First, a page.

“Culture is suitable as a cross-sectional area to create the translation into the public sphere,” she explains. “When new technologies are developed, culture is the perfect vehicle to create understanding and inspire trust among citizens.” In her view, culture is far too often reduced to exhibitions and concerts. “But culture is much more than that. Culture is an attitude, a way of thinking that shapes our understanding of the world.”

Both the city festival “Bunte Nacht der Digitalisierung” and the InnovationFestival are wonderful examples of how business, science and administration work together with culture to build bridges and promote dialogue with people in Karlsruhe.

“And yes, it really is like that,” Szope emphasizes. “While in other cities people just talk about it, here cooperation between the different institutions is simply part of it. If you like, Karlsruhe is characterized by a willingness to explore and promote synergies. An attitude emerges in which people like to think outside the box.” She speaks of an openness that is anchored in the city’s DNA, a curiosity that drives citizens to seek out new connections and benefit from one another. “In a way, culture takes on the role of a laboratory for innovation, a seismograph of social change that business and science can use to their advantage.” In Karlsruhe, collaboration is not only functional, but also transformative.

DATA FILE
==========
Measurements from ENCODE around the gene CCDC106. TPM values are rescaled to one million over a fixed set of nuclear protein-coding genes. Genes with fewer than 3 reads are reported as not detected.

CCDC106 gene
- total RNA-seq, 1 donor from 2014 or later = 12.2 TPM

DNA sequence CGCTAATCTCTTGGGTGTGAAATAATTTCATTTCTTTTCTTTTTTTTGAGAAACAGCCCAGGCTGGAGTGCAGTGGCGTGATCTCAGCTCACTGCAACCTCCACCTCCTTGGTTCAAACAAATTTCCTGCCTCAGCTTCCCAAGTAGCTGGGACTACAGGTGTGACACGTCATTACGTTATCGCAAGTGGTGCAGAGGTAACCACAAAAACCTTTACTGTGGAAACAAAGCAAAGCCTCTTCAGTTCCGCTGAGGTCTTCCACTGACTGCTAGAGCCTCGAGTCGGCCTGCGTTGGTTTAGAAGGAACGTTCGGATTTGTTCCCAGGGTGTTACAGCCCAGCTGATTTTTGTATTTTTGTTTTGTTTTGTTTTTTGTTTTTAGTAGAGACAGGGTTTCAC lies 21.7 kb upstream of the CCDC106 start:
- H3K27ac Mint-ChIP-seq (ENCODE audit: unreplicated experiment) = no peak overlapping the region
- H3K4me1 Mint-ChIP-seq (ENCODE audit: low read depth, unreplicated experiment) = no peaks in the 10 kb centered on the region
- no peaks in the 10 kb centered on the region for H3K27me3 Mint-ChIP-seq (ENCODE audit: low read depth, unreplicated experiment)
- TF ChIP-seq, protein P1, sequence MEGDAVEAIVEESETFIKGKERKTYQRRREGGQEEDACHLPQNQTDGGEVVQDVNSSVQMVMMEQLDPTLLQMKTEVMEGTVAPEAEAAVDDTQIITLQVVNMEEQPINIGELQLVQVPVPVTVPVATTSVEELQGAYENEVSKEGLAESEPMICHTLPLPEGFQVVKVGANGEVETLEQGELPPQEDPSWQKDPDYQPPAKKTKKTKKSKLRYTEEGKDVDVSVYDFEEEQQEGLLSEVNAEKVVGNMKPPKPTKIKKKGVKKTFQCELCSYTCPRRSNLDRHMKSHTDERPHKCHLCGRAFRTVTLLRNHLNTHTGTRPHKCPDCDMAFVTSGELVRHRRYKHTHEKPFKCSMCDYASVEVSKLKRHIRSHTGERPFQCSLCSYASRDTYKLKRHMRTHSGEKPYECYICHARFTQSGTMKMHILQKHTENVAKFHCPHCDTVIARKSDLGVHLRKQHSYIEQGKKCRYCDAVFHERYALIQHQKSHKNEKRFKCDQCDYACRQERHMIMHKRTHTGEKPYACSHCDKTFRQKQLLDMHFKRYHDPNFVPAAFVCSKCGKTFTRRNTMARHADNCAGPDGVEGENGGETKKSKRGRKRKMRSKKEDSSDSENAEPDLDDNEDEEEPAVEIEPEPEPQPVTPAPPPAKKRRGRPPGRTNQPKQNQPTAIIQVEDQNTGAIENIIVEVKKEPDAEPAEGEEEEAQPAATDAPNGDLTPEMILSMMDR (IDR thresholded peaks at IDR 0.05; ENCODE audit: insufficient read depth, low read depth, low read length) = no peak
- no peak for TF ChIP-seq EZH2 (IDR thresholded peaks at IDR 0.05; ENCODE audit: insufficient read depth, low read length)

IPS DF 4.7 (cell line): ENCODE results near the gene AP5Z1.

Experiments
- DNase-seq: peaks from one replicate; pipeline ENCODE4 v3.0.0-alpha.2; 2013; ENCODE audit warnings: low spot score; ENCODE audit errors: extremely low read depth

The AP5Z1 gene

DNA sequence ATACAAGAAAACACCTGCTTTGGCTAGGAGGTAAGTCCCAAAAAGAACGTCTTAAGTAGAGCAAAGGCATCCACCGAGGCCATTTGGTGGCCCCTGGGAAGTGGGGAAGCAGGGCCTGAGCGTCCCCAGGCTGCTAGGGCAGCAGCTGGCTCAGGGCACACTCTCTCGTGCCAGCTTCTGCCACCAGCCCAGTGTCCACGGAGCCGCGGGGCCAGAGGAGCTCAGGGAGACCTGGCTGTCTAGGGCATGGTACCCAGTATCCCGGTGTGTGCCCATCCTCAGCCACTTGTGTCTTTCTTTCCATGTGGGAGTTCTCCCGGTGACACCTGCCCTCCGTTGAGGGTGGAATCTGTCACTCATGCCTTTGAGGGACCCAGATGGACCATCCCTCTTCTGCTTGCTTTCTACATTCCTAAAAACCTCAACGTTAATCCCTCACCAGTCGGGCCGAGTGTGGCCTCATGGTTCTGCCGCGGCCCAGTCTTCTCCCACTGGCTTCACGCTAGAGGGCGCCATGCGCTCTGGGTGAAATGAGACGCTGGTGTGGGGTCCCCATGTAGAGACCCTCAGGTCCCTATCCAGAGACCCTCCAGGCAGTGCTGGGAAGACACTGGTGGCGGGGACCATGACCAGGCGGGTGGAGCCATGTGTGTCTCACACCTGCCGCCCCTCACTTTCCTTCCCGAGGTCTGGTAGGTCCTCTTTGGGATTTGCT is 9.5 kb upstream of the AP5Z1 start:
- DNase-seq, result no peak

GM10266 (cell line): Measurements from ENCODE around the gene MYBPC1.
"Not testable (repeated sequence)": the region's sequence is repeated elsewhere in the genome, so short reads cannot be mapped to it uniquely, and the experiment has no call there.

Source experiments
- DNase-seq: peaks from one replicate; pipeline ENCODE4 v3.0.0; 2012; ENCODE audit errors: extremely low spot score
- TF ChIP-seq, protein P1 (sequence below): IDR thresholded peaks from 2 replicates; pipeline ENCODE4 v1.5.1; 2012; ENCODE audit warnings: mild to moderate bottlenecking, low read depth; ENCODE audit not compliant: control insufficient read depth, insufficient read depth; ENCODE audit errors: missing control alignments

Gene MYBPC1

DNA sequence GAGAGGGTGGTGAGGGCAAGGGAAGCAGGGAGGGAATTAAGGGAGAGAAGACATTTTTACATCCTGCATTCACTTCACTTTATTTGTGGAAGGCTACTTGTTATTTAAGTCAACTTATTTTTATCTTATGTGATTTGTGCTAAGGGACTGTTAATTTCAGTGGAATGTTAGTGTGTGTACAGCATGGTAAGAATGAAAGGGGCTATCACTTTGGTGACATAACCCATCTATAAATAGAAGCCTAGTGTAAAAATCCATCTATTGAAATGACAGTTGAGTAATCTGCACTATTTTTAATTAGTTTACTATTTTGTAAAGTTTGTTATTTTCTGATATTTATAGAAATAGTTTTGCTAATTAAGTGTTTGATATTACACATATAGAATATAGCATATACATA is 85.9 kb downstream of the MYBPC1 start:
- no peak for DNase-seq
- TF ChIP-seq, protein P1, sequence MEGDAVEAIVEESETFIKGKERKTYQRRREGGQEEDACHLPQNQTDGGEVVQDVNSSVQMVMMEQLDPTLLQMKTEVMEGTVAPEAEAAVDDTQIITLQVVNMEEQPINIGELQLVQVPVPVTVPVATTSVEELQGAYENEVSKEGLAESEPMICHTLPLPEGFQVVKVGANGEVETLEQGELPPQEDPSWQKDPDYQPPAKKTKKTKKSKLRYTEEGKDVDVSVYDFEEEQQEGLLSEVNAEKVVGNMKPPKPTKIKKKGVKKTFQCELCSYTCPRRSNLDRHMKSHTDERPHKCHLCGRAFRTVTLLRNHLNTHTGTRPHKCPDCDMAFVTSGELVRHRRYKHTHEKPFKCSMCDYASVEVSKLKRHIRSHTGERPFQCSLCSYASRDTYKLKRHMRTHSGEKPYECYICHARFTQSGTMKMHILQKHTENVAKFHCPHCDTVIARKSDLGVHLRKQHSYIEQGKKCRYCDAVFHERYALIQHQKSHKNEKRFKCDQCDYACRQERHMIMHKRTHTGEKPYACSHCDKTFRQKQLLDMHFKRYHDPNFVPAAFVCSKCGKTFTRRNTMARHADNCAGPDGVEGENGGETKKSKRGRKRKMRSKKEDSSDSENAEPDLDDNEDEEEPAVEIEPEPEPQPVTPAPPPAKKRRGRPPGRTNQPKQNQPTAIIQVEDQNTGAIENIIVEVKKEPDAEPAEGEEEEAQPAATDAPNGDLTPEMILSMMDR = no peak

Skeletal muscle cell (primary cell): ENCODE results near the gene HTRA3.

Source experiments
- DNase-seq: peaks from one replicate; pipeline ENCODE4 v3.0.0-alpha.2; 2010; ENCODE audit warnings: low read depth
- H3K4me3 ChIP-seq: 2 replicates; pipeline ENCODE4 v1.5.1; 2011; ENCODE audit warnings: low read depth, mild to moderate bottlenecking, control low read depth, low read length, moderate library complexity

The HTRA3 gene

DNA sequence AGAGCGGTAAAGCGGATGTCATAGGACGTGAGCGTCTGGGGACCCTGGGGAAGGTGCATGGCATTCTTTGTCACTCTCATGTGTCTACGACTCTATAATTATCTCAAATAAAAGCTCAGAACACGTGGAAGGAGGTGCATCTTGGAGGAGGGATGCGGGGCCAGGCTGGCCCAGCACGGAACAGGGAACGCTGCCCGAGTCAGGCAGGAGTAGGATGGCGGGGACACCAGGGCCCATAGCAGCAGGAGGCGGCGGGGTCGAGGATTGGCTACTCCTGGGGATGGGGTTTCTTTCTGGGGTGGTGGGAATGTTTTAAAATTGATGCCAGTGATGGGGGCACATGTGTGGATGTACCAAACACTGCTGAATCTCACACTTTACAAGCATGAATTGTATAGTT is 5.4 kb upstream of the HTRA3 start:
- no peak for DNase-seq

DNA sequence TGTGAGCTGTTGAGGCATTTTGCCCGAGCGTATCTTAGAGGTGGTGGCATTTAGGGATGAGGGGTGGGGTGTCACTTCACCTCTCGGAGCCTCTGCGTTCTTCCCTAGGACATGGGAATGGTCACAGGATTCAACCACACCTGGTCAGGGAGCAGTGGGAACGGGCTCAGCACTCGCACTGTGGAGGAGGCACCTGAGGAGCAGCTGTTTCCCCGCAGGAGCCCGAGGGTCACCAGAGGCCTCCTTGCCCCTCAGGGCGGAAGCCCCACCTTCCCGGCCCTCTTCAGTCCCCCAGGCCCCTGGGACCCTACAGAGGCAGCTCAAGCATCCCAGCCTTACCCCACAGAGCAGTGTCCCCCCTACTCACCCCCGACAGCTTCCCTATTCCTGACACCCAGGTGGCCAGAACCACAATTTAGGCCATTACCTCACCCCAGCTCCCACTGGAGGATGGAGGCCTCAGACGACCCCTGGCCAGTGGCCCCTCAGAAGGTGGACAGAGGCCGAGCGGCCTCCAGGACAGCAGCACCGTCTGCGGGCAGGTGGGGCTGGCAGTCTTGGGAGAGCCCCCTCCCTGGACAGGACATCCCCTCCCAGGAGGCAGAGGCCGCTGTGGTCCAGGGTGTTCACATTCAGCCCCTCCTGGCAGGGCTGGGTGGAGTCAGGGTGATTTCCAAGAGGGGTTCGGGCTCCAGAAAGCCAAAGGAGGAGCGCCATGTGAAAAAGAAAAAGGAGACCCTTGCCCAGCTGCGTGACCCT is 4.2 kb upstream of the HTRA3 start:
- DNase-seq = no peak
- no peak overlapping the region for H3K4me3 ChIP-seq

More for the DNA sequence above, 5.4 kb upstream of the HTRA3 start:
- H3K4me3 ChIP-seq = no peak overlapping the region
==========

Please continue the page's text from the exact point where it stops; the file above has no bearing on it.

We look at the clock and realize that our appointment is coming to an end. But of course we also want to know from her what the day-to-day work of the head of the Karlsruhe Cultural Office looks like.

“Of course, that raises the question of how you define normal,” she replies. In the world of Szope, “normal” working days are the exception rather than the rule, so they are actually the opposite of “normal”. “In principle, every day is different and brings new challenges. “At the moment, for example, I have the impression that I’m mainly dealing with finances and real estate,” she adds, underlining the versatility of her job.

Her world is a mosaic of diverse projects. The cultural heritage, the city archive, the support of theaters and art houses and, of course, the UNESCO City of Media Arts. There is a lot to do. After all, art is also in a state of flux and is also struggling with economic problems that need to be solved. “That’s why I’m usually on the road,” says Szope. Remote work is an integral part of their lives, a reflection of the networked, digital world in which Karlsruhe is flourishing.

Is there any time left at all to find a moment of peace? “Non-fiction books and sport,” she answers without hesitation when we ask her how she balances her stressful working day. “I love reading non-fiction books.” Every book is like a journey that helps her to think outside the box. “And, of course, sport, which for me is the best remedy for session apathy,” she adds with a smile. And she bids us farewell with the same smile. As we leave the Cultural Office, the streets of Karlsruhe are still bustling with activity. We look around us in the afternoon sun – and suddenly perceive the cultural diversity of this unique city even more clearly. Because the powerful symbiosis of culture and technology that Szope was just talking about really does come to the fore here in many places.